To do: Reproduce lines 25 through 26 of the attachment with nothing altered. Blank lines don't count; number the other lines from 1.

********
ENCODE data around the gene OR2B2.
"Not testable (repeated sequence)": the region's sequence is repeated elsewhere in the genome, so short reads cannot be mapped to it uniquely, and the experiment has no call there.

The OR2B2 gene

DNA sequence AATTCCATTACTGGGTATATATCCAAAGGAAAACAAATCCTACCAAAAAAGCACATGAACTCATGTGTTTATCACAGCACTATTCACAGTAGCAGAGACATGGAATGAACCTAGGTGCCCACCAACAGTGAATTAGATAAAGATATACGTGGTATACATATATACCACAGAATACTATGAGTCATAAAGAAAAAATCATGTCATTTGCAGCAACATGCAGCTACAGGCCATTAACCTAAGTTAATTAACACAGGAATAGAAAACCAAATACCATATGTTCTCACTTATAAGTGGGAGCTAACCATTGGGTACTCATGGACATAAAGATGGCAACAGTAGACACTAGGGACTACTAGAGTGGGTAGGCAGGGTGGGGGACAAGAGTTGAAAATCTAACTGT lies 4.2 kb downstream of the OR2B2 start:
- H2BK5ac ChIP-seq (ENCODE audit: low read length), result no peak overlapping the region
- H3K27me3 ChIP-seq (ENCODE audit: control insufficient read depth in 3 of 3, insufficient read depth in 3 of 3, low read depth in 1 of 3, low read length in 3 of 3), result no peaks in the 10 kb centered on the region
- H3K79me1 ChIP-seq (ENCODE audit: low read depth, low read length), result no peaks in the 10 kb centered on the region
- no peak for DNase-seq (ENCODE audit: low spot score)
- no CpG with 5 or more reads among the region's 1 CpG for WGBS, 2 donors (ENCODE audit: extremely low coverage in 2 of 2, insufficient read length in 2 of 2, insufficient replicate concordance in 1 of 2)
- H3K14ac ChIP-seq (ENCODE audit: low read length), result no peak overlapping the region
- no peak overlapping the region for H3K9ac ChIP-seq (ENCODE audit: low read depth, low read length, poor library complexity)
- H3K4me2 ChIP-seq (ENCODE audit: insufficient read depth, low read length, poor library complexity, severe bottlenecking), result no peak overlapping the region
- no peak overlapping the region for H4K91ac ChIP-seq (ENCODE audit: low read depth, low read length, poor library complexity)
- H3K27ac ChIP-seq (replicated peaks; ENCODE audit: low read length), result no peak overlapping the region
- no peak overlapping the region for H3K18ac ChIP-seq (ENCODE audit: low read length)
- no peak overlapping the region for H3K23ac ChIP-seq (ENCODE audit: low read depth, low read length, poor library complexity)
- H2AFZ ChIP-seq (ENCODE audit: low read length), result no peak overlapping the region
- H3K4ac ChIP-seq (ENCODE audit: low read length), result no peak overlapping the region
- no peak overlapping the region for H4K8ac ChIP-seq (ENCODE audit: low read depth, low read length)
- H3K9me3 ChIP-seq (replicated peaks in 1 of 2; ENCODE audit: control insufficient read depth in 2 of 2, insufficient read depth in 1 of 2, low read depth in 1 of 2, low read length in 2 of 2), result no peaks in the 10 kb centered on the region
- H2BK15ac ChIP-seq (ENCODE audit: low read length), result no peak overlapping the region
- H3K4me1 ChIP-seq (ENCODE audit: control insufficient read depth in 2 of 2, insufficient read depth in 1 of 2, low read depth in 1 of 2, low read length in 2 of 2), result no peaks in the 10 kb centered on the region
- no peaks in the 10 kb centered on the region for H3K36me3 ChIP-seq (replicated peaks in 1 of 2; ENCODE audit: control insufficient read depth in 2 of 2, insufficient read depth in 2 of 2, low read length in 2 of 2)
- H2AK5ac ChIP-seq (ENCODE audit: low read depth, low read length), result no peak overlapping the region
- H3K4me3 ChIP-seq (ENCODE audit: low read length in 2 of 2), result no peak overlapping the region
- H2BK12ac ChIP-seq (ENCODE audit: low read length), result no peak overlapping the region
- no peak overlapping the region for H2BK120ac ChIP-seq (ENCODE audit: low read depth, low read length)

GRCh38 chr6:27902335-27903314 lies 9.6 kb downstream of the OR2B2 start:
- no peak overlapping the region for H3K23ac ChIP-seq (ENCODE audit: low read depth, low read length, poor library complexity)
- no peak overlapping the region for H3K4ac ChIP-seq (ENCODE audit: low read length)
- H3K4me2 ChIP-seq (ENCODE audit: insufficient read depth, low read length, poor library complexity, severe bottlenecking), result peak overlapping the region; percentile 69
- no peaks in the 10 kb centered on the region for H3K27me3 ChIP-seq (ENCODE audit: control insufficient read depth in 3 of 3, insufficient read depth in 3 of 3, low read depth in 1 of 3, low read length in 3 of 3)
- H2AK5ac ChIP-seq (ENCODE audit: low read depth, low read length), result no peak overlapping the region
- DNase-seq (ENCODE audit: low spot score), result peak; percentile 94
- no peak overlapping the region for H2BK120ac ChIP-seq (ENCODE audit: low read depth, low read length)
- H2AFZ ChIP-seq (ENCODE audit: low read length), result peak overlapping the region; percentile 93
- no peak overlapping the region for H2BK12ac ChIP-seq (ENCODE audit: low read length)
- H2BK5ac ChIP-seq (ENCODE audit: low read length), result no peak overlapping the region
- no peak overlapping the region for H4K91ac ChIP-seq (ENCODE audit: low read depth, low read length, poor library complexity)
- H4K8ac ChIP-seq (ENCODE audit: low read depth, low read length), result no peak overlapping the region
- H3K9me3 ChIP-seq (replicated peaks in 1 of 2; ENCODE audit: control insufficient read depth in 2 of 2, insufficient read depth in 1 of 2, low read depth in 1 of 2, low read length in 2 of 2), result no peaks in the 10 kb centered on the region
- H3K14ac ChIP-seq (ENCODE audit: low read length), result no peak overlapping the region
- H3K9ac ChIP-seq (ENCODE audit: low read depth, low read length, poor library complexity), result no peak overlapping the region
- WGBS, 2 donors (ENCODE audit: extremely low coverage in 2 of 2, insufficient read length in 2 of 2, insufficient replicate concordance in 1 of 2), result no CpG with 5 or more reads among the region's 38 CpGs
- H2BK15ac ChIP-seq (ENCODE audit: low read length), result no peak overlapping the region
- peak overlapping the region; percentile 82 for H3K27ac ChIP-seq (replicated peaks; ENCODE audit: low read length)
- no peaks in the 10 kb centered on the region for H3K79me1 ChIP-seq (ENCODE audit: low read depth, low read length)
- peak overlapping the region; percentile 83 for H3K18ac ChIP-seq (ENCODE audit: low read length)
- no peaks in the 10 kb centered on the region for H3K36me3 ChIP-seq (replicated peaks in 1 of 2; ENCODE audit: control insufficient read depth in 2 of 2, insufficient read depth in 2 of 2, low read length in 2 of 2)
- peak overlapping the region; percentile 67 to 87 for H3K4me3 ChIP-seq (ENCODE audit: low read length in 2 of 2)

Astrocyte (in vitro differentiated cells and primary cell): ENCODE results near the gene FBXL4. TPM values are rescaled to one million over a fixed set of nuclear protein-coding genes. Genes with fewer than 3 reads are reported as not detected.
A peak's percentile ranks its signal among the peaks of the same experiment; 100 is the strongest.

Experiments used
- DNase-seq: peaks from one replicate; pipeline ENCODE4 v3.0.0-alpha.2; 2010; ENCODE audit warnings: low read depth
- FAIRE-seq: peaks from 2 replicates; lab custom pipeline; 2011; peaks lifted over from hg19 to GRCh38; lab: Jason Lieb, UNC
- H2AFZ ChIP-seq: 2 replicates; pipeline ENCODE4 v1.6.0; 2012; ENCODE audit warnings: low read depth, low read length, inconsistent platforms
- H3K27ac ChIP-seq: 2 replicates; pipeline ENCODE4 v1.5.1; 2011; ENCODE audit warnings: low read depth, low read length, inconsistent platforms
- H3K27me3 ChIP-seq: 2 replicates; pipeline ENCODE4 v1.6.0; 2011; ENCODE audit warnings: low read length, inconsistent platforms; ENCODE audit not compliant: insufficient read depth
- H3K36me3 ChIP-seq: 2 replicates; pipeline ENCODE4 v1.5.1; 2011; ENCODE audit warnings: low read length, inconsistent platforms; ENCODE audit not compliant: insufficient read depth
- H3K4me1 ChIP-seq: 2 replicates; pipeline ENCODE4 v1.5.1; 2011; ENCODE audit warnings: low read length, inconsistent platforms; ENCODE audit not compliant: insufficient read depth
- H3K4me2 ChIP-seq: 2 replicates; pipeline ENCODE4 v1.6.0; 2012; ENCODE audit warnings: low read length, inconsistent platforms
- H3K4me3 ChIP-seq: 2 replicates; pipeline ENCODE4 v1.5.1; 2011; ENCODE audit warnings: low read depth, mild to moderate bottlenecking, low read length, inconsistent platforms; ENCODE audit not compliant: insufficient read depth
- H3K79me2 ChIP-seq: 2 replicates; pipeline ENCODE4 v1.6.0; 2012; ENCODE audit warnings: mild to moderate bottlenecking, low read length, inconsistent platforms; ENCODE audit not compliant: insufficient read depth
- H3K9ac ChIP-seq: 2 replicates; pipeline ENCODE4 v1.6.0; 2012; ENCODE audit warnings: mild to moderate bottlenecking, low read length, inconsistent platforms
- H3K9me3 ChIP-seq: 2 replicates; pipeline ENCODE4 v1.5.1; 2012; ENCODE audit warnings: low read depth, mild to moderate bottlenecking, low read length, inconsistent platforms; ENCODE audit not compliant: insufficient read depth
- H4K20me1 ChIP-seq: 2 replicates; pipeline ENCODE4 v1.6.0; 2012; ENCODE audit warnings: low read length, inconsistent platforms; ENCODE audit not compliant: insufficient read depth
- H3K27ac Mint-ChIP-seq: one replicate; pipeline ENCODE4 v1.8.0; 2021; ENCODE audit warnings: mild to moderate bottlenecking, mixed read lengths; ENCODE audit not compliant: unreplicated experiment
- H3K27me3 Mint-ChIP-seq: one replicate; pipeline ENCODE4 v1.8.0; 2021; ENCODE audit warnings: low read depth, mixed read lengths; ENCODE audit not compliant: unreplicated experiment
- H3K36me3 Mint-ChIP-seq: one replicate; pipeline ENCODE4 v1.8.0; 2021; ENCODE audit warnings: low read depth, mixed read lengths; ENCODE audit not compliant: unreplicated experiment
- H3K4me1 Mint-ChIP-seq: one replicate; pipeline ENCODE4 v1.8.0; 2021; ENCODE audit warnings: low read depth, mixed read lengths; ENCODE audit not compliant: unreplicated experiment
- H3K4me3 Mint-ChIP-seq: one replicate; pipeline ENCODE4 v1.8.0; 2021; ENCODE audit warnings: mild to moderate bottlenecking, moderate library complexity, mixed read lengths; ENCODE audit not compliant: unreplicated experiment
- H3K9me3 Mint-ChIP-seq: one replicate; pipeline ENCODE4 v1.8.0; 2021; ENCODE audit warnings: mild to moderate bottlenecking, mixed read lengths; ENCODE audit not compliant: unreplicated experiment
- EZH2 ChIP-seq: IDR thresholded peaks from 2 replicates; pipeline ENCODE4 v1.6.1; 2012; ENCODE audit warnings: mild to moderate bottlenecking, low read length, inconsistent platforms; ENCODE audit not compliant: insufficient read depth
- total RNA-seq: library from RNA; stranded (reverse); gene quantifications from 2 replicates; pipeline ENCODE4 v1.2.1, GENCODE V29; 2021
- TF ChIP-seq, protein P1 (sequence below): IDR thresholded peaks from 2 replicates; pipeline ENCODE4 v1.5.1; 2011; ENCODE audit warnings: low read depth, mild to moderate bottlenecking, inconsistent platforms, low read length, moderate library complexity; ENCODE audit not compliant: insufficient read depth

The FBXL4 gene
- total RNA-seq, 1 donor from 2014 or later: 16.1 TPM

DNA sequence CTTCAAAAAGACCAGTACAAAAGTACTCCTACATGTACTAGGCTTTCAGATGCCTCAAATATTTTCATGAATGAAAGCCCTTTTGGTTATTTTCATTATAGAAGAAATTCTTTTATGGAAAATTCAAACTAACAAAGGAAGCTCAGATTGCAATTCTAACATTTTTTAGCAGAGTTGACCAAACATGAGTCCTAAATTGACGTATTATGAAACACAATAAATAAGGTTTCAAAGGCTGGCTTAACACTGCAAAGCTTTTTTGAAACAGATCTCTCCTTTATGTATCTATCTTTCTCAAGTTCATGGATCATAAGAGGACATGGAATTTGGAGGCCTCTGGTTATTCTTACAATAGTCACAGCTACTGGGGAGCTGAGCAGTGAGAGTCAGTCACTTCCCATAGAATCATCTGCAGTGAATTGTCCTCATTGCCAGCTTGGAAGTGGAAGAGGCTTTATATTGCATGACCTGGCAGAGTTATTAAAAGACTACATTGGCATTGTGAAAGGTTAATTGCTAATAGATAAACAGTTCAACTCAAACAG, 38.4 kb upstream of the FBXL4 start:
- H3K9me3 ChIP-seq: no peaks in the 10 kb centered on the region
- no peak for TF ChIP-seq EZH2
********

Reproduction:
- H3K4me3 ChIP-seq (ENCODE audit: low read length in 2 of 2), result no peak overlapping the region
- H2BK12ac ChIP-seq (ENCODE audit: low read length), result no peak overlapping the region